15 6. PPENDIX Proof of Lea 2 Profit is ( v ' ) N in case of neglect, ( γ v )N in case of pooling, and ( v ' )N in case of custoization. Neglect doinates custoization if and only if v ' > v ', i.e., ' ' > ( 1 )v, equivalent to ' > v. Neglect doinates pooling if ' ( γ ) v < ' ( > 0), which always holds if γ or if < γ and v <. One can γ ' easily check that ' >. Custoization doinates neglect if ' v and it also γ doinates pooling if ' < ( 1 γ )v. The sign of γ deterines which constraint is ore ' restrictive. Note that ' > if ( 1 γ ) ' > ' + ( 1 ) ', i.e., 1 γ ' ( γ )' > '. s ' 0, γ iplies ' >. 1 γ Proof of Proposition 1 Privacy occurs in two sets of circustances. The first set of circustances involves pooling ' under M, i.e., γ > and > ( 1 γ )v, cobined with self-selection under M, i.e., v < γ and an inefficient shift away fro pooling towards neglect, i.e., ( 1 ) γ v > '. Taken ' ' together, these conditions require γ > and > > ' > > v >. 1 γ 1 γ γ γ The second set of circustances involves pooling under M cobined with custoization under ' M, i.e., v > ax, ', and an inefficient shift away fro pooling towards 1 γ ' custoization, i.e. v <. Taken together, these conditions require γ >, v > ' ( 1 )( 1 γ ) ' ' and > v >. 1 1 γ 1 ( )( ) γ, Proof of Lea 3 First, there exists no neglect equilibriu. fir offering only will be undercut until p = by other firs offering only. This price can be undercut through pooling with p = + ε 15

16 if γv ε > 0 (profitability) and ε 0. This is always possible given that / v 1/ 2 and γ 1/ 2. Second, under what conditions does a pooling equilibriu exist? fir that offers good only to both type- and type- consuers can be undercut through pooling until p = (zero-profit condition). Pooling at price p = can be undercut through self-selection with p = and p such that v p > γ v. Price p = v( 1 γ ) + ε ( ε 0 ) ake such undercutting profitable only if + ( 1 )( 1 γ ) v + ( 1 ) 2 = ( 1 )( 1 γ ) v > 0. Thus pooling at price is undercut-proof if 1 1 γ ) v. p = ( )( Third, under what conditions does a self-selection equilibriu exist? self-selection equilibriu will require p and p to obey the following constraints: (i) p + ( 1 ) p 2 = 0 (zero-profit condition), (ii) p (ipossibility to undercut through a single-product offering of ), (iii) p (ipossibility to undercut through a single-product offering of ), 1 (iv) v p > γv p (type- consuers select good ), (v) v p > γv p (type- consuers select good ). (vi) in { p, p ( 1 γ ) v } < (ipossibility to undercut through pooling with good ). (vii) in { p, p ( 1 γ ) v } < (ipossibility to undercut through pooling with good ). If p <, then (i) iplies that p >, which is ruled out by (iii). Thus, by (ii), p =. 1 Then, by (i), p =. Constraint (iv) is always fulfilled. Constraint (v) requires <. Constraint (iv) iplies that constraint (vi) writes ( 1 γ ) v <, which is 1 equivalent to the stricter constraint <. Constraint (v) iplies that constraint (vii) writes ( 1 γ ) v <, which is equivalent to ( 1 ) < ( 1 γ )v. straightforward coparison shows that if > 1 2 then < 1 < 1 γ )v. is ore restrictive than ( ) ( Proof of Lea 4 n undercut-proof custoization equilibriu obeys the following set of constraints: (i) p + ( 1 ) p ' = 0 (zero-profit condition), (ii) p ' (ipossibility to undercut through a single-product offering of ), (iii) p ' (ipossibility to undercut through a single-product offering of ), (iv) in { p, p ( 1 γ ) v} (ipossibility to undercut through pooling with good ). (v) in { p, p ( 1 γ ) v} (ipossibility to undercut through pooling with good ). 16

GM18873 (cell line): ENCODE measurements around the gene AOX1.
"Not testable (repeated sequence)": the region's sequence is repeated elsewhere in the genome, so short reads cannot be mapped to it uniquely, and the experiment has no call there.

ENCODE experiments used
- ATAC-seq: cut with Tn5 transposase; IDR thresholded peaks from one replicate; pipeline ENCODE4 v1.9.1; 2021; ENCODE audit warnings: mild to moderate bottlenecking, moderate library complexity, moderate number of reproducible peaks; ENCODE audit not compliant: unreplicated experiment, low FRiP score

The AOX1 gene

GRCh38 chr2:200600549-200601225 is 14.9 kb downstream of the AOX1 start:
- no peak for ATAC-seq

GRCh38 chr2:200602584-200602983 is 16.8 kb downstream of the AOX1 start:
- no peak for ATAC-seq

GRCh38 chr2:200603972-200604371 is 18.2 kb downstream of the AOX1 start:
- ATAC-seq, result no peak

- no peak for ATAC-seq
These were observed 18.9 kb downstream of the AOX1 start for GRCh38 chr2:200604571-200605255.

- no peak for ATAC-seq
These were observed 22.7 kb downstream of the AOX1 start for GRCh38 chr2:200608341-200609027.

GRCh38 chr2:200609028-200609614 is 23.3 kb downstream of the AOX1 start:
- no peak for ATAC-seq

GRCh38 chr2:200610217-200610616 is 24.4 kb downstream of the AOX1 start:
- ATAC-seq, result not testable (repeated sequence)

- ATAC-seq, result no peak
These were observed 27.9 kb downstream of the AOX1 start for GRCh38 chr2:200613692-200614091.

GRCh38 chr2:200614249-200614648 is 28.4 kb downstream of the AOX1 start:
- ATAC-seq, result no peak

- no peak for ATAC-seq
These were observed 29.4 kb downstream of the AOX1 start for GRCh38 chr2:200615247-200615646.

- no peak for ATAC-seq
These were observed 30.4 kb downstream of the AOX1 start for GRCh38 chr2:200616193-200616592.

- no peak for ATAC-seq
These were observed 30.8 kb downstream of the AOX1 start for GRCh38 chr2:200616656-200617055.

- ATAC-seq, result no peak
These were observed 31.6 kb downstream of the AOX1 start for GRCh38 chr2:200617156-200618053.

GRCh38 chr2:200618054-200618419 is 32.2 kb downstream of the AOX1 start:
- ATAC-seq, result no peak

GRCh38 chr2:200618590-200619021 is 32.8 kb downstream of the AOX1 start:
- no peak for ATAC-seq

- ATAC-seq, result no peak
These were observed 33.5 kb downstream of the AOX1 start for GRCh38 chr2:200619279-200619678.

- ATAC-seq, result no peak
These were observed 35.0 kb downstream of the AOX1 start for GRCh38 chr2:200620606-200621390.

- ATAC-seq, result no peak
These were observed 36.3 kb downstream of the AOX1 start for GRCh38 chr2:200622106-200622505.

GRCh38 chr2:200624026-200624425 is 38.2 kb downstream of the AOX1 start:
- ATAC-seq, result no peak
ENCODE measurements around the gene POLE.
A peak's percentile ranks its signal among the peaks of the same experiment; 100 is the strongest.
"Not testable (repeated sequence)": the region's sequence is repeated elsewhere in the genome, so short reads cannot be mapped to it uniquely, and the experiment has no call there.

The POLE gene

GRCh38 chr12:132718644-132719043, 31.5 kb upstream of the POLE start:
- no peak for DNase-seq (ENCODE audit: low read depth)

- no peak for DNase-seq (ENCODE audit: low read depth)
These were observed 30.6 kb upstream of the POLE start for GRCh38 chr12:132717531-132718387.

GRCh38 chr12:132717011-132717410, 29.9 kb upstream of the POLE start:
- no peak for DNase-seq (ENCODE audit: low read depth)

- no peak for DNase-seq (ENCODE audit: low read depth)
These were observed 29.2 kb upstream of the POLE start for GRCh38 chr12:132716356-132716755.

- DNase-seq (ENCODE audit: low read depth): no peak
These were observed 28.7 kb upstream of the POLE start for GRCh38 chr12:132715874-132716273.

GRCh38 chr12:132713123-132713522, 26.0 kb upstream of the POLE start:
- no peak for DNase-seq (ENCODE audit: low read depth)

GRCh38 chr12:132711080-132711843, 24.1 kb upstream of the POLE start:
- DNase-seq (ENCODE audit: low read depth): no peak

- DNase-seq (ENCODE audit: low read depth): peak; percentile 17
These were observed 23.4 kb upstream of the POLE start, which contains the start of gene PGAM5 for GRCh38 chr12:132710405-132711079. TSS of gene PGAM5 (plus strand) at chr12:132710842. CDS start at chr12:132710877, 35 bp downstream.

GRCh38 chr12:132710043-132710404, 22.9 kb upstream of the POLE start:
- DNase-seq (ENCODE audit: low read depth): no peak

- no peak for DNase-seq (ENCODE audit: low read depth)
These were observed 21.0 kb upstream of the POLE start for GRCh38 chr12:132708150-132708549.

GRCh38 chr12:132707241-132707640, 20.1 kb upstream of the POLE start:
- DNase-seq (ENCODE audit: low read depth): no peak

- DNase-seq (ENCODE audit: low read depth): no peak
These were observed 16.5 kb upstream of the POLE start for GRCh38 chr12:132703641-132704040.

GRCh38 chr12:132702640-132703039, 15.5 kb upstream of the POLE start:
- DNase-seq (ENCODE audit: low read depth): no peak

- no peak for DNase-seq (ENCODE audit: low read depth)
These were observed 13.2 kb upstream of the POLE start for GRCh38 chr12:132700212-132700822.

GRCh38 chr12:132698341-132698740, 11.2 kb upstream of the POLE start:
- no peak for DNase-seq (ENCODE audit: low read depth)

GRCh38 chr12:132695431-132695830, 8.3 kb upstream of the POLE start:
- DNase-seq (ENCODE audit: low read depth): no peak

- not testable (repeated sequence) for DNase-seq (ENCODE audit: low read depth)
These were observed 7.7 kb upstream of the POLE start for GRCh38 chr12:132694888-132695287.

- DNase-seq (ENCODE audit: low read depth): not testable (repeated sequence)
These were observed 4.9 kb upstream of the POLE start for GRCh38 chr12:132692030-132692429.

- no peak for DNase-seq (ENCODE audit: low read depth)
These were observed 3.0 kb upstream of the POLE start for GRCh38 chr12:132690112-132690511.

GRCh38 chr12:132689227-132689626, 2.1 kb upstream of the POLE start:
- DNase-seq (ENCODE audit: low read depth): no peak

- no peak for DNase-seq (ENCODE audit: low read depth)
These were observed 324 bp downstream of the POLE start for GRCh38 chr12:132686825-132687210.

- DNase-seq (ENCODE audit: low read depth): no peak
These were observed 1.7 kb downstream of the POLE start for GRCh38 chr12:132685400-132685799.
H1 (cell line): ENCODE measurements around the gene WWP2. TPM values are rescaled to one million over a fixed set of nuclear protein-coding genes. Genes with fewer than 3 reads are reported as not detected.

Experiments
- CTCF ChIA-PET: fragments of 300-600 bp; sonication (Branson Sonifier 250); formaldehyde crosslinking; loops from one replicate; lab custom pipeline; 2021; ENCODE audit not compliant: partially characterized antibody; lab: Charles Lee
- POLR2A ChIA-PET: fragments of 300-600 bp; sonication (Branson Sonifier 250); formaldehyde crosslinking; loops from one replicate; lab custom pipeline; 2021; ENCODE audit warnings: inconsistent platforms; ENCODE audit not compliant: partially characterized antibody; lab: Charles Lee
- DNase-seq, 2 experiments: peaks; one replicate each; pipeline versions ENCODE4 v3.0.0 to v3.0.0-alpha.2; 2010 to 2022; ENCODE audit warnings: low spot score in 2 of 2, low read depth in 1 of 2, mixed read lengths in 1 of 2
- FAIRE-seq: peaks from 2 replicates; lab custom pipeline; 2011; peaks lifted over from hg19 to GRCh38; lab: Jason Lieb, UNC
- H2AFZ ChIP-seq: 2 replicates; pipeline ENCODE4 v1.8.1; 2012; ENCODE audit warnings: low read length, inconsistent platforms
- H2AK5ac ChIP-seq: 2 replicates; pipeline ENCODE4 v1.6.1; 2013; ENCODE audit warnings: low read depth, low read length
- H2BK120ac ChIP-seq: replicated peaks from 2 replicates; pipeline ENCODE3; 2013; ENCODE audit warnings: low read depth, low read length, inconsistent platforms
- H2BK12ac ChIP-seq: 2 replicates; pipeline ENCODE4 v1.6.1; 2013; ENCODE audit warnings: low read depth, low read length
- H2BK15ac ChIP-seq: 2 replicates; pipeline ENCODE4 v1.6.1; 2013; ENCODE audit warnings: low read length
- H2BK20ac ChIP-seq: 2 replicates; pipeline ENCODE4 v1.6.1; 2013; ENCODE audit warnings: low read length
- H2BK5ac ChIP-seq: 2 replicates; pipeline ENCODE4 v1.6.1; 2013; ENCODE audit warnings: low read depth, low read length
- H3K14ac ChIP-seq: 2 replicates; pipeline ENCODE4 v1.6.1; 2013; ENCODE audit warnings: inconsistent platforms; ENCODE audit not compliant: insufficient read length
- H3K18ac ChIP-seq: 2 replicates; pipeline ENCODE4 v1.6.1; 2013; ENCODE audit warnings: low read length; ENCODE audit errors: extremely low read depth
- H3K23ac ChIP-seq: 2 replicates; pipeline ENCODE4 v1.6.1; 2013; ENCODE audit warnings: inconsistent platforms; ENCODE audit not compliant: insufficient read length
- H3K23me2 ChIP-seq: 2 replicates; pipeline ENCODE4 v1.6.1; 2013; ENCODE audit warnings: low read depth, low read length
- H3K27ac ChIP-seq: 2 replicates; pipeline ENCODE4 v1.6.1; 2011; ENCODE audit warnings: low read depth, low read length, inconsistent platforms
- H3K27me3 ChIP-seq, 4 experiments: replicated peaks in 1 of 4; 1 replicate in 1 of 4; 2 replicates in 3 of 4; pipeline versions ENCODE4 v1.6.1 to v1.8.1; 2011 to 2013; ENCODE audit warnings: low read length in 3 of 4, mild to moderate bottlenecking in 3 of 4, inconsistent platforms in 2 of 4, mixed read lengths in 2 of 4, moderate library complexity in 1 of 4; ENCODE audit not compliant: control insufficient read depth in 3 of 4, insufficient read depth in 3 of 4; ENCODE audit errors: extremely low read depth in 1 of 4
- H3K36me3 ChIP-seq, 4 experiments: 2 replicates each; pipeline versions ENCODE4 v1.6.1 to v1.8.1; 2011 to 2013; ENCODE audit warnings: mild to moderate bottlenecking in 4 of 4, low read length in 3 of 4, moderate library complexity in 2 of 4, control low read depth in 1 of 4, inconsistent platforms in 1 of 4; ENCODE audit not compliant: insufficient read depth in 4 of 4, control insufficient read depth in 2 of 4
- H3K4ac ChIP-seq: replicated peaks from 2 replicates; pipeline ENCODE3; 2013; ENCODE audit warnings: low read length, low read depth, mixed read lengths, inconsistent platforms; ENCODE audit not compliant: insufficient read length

17 Unlike in the case of Lea 3, there is no self-selection constraint. (i) to (iii) iply that p = ' and p = '. s neither p nor p is less than, (iv) requires ' ( 1 γ ) v, equivalent to ( 1 )( ' ), and (v) requires ' ( 1 γ ) v, equivalent to ( 1 )( ' ) (a less restrictive constraint). pooling equilibriu will require p = and + ( 1 ) + ' 0 (no possibility of profitable undercut through custoization), iplying '. Proof of Lea 5 Due to the presence of returns to scale, a finer access syste does not give any advantage to the innovator who would copete through pooling. However, custoization by the innovator can yield positive profit, under the following set of constraints: (i) p + ( 1 ) p ' 0 (ii) ), (iii) p (ipossibility for non-innovators to undercut through a single-product offering of p (ipossibility to undercut through a single-product offering of ), 1 in { p, p 1 γ v}, in p, p 1 γ v. (iv) ( ) (v) { ( ) } Constraints (ii) to (v) point to the following profit axiizing prices: p = and p = if + ( 1 γ ) v 1 1 p = and p = + ( 1 γ ) v if < + ( 1 γ ) v < 1 p = p = + ( 1 γ ) v if + ( 1 γ ) v These prices and accopanying conditions have to be checked for existence and profitability. First, + ( 1 γ ) v can occur if. One can check that if > 1 2 and γ > 1 2, 1 > ( 1 )( 1 γ ) 2 (the lower bound on ). Thus is the required existence condition for the first set of prices. Profitability is clear at these prices, as '< 2. 17